FROM THE STATES: Fla. evangelism/missions news; La. church honors law enforcement with blue cross
Today's From the States features items from:
Florida Baptist Witness;
Louisiana Baptist Message
Counseling center wants to
minister to pastors, congregations
By Keila Diaz/ Florida Baptist Witness reporter
MIAMI (BP) -- For a long time the mental and behavioral health of people within the church has been pushed off to the margins to be dealt with in silence or not at all.
Southern Baptists have not been exempt from that.
But as the new director of the counseling center at Baptist Health South Florida's Baptist Hospital, Elizabeth Skjoldal wants to develop a relationship with Florida Baptist pastors and their churches in order to provide a safe place for them to receive counseling.
Recently, national leaders within Southern Baptist life have talked about the need for the church to address mental health issues. In 2013 at the Southern Baptist Convention annual meeting in Houston, messengers passed a resolution on mental health, and Frank S. Page, president and CEO of the SBC Executive Committee, appointed the Mental Health Advisory Group to report and advise him on possible ways of better informing Southern Baptists about available mental health service providers and resources.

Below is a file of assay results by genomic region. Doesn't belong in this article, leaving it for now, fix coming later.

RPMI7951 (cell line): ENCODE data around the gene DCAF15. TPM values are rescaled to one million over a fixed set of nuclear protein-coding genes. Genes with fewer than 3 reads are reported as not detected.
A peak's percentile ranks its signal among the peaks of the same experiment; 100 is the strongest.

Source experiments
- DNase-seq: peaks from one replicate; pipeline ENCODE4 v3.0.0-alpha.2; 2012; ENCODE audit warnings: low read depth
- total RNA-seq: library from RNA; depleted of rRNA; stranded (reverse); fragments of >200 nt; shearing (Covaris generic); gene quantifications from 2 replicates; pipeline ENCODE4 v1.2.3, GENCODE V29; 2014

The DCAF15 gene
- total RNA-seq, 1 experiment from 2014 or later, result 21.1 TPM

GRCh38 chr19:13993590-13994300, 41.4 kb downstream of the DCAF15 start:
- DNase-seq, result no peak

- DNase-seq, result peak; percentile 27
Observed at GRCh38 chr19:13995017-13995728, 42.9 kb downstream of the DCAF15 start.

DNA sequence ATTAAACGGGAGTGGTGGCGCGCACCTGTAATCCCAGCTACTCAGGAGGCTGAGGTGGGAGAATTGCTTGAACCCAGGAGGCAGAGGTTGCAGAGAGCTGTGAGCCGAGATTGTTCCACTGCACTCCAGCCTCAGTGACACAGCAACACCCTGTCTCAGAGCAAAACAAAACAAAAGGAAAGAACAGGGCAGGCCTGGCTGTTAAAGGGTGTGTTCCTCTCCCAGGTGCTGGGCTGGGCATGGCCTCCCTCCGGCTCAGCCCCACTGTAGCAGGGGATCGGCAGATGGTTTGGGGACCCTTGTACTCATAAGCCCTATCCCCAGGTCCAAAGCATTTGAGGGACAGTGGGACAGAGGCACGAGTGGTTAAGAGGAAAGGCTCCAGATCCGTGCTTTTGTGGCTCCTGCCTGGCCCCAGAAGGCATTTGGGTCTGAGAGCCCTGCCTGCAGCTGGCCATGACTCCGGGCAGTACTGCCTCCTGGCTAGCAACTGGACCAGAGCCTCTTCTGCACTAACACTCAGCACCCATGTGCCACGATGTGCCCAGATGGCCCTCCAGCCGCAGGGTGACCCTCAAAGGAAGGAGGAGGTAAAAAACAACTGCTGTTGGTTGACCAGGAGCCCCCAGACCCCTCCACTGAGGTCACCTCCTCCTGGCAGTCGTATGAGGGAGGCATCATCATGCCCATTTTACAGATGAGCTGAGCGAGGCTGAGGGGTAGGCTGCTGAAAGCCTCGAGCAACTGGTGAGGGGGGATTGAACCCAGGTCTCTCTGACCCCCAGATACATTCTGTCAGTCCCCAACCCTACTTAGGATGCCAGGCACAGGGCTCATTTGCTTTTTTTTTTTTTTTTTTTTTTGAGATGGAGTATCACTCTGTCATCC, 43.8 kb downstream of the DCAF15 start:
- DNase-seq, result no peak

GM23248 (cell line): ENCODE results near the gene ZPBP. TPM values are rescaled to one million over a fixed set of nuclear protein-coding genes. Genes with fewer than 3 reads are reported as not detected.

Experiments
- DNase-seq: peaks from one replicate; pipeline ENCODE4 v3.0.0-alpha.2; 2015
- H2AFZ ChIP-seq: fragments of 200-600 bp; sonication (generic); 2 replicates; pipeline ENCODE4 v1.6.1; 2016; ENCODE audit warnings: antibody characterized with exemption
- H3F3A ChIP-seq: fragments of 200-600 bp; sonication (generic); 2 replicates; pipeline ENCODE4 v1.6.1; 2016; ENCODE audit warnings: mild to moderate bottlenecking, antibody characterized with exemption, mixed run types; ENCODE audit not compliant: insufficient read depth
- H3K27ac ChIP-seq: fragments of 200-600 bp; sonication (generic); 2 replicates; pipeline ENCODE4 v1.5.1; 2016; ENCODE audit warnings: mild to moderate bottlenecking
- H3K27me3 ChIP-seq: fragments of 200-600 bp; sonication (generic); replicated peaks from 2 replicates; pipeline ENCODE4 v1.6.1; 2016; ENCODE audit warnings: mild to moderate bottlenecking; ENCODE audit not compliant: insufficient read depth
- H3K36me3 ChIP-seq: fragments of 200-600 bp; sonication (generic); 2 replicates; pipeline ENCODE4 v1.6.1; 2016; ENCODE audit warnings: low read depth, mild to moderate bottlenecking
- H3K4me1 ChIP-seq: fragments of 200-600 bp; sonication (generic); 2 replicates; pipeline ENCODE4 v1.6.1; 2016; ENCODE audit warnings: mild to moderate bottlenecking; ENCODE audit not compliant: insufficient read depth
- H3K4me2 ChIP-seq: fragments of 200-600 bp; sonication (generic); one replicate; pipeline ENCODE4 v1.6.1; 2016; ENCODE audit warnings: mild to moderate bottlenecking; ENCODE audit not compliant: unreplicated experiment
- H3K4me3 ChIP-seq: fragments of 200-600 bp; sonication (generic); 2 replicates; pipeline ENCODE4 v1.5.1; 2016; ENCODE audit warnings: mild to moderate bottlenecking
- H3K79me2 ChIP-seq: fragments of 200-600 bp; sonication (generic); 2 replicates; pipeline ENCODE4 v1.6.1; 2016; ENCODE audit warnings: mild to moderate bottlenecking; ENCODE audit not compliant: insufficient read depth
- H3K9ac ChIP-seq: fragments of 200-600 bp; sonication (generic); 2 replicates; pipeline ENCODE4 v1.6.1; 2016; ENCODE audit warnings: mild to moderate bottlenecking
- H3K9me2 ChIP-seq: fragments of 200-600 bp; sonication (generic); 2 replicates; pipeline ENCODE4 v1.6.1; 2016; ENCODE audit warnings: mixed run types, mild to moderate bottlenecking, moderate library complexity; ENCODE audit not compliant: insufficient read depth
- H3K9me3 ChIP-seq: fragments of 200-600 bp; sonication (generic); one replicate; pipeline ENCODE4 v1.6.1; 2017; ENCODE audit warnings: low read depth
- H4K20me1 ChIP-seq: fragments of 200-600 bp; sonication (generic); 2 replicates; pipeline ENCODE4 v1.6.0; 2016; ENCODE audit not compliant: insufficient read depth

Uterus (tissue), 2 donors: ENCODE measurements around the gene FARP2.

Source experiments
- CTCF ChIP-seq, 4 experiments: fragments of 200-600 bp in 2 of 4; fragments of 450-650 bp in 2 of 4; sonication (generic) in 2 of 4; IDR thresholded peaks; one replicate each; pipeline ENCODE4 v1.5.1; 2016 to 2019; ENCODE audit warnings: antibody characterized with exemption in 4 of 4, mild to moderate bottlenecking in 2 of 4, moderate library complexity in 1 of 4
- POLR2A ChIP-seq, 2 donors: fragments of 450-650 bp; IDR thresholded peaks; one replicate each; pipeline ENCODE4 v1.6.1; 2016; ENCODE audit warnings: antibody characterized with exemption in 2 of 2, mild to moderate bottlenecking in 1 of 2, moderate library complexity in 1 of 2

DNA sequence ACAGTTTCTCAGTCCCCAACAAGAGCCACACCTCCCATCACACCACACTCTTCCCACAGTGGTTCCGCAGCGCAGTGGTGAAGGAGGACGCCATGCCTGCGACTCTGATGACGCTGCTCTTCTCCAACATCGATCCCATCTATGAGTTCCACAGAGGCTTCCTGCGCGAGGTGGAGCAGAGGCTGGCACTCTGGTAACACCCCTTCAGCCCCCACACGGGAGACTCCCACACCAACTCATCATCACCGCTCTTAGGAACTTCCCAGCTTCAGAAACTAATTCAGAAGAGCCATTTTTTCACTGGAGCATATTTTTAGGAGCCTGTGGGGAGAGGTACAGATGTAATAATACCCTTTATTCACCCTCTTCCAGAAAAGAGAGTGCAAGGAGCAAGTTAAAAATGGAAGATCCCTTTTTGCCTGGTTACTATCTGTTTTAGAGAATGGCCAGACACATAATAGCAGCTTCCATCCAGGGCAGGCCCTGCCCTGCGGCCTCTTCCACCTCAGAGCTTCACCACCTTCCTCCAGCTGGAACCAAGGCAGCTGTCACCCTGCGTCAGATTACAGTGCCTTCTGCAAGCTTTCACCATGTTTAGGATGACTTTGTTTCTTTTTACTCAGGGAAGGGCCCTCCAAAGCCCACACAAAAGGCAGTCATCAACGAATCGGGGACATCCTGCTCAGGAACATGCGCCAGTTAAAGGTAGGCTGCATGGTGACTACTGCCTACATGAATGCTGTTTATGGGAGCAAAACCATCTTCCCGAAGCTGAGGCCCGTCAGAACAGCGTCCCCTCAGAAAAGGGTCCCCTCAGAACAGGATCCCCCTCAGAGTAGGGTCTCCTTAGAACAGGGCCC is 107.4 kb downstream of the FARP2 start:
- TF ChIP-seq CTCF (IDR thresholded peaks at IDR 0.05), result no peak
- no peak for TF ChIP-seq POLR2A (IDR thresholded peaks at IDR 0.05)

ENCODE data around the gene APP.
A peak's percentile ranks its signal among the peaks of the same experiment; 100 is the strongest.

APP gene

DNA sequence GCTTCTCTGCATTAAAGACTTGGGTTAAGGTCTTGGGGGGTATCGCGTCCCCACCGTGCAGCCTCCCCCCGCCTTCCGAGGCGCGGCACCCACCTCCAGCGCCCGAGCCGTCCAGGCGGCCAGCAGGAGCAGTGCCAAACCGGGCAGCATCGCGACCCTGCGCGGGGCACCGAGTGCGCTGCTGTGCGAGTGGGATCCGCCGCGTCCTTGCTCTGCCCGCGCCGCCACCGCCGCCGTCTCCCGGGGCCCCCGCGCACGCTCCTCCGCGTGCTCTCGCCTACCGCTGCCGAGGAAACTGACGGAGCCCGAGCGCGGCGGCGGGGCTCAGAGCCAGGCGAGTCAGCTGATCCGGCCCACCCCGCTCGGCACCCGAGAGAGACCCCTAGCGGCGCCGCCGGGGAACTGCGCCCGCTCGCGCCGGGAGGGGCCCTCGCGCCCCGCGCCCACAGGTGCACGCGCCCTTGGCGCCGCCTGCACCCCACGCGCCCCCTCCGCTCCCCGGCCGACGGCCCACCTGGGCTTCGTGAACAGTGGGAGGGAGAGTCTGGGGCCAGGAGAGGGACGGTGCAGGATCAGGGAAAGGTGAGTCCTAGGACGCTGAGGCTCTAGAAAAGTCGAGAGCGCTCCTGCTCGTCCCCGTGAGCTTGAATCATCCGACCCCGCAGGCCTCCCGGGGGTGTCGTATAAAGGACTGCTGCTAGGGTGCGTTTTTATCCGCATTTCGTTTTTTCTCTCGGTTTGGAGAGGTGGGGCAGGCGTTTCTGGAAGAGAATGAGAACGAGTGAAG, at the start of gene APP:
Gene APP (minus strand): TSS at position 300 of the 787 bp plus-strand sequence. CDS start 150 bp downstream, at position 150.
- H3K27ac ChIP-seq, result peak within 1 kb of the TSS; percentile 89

"There's generally been a tension between pastors and counseling," said Skjoldal.
Pastors are hesitant to send their church members to see a counselor because some counselors don't have a friendly view of religion, she explains.
At the Baptist Health counseling center the counselors and therapists offer guidance based on a Christian worldview.
Depression, anxiety and bipolar disorder are some of the common mental and behavioral issues believers deal with. She calls them the no-casserole issues.
"When someone is sick, you can bring them a casserole. When someone has had a death in the family, you can bring them a casserole," Skjoldal said. "But when someone is depressed or is bipolar, what do you do?"
By offering a safe and confidential place where believers can come and deal with these issues, the counseling center is stepping in to help churches that might not know how to help their members.